Gun deaths and public life

by Nathaniel Smith, Politics: A View from West Chester, 4/23/16

In the midst of election turmoil and craziness, it can be discouraging to pay close attention to what goes on in public life. There is so much self-interest, hypocrisy, and meanness. But then, we need to remember that real issues underlie elections and we can take our lead from those candidates and activists who promote a genuine vision of the public interest.

Among the most noteworthy of these, to me, are individuals fighting to prevent gun violence in this country. After years of carnage, our senses are dulled by so much shooting. Where was that shooting? How many dead in that one? What kind of gun? A relative accidentally shot a 4-year-old girl in Philadelphia and someone killed 8 sleeping members of a family in Ohio (Daily Local, April 16 and 23). In a few days, we won’t even remember.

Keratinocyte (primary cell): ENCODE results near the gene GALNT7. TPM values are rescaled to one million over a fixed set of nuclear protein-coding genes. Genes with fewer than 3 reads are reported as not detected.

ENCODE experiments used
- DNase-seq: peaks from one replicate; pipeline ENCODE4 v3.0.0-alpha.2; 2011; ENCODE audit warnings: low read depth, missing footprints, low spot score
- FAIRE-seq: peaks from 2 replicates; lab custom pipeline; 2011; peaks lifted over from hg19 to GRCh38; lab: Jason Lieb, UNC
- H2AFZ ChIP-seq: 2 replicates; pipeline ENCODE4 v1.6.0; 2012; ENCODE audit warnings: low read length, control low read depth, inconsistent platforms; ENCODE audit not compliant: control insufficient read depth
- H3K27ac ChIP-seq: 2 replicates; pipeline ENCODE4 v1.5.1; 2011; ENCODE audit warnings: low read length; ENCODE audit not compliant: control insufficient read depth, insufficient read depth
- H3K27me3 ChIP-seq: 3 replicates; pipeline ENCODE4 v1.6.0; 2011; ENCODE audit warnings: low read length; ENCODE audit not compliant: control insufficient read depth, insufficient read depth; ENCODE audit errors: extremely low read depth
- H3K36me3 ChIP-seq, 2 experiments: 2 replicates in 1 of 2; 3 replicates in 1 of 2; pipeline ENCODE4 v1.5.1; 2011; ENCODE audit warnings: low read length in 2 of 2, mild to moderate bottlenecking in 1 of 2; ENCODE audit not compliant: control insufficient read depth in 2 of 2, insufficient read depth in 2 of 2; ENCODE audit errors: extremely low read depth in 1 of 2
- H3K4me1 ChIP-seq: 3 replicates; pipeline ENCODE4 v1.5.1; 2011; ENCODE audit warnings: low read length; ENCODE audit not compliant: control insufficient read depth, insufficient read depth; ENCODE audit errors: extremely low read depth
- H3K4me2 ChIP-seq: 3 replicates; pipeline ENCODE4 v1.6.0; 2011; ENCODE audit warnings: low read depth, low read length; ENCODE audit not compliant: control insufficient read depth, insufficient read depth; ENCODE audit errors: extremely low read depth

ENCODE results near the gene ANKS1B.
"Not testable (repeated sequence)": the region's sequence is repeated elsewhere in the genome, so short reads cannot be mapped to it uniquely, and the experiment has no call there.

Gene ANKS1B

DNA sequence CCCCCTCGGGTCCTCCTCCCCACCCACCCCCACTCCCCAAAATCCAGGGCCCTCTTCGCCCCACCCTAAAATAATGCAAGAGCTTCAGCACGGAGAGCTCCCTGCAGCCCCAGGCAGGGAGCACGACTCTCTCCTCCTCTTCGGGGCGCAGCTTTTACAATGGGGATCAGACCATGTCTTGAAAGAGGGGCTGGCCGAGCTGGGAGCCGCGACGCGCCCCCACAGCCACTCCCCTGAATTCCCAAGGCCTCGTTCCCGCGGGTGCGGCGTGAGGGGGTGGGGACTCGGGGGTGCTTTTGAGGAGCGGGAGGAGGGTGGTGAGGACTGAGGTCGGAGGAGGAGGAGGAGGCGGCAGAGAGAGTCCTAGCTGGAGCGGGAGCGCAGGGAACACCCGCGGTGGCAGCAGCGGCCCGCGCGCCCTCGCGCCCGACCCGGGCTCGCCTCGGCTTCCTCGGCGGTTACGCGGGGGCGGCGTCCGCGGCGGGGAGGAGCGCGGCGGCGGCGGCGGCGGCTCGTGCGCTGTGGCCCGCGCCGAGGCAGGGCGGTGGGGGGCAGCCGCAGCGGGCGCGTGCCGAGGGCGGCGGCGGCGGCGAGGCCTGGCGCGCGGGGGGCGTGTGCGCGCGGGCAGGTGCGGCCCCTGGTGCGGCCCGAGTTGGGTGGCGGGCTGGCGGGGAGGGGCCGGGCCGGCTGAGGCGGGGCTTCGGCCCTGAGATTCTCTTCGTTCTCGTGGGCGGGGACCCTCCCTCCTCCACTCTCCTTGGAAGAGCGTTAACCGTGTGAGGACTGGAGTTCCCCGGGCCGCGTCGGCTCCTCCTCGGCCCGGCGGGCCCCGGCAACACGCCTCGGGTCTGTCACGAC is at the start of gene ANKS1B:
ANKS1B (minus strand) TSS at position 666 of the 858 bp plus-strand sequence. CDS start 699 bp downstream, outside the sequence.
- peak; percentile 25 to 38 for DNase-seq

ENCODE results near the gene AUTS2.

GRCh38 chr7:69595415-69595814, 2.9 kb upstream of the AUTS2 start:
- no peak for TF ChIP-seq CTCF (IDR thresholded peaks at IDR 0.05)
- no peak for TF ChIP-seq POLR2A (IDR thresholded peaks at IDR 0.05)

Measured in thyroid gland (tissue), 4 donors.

But we all surely remember in 2012 when a deranged 20-year-old killed 20 elementary school students and 6 school staff, after killing his mother (who had enabled his gun habit) and before killing himself. The even worse news is that that one morning of terror accounted for only about one-third of this country’s average of 90 gun deaths a day. (More than half of those are suicides carried out by people who should have treatment, not access to guns.)

Many people in the Sandy Hook community, including parents who had lost children in the massacre, banded together to try to save others from having the same tragic experience. They could have retreated into despair, but some of them formed “Team 26,” the Sandy Hook Bicycle Riders, who every year have bicycled from Connecticut to Washington DC in order to plead for gun violence prevention. Why “Team 26”? To honor the 26 victims in the school.

You can see details and photos in “Team 26 makes stop in West Chester area” in the Daily Local News, 4/12/16. …

continue reading at Politics: A View from West Chester

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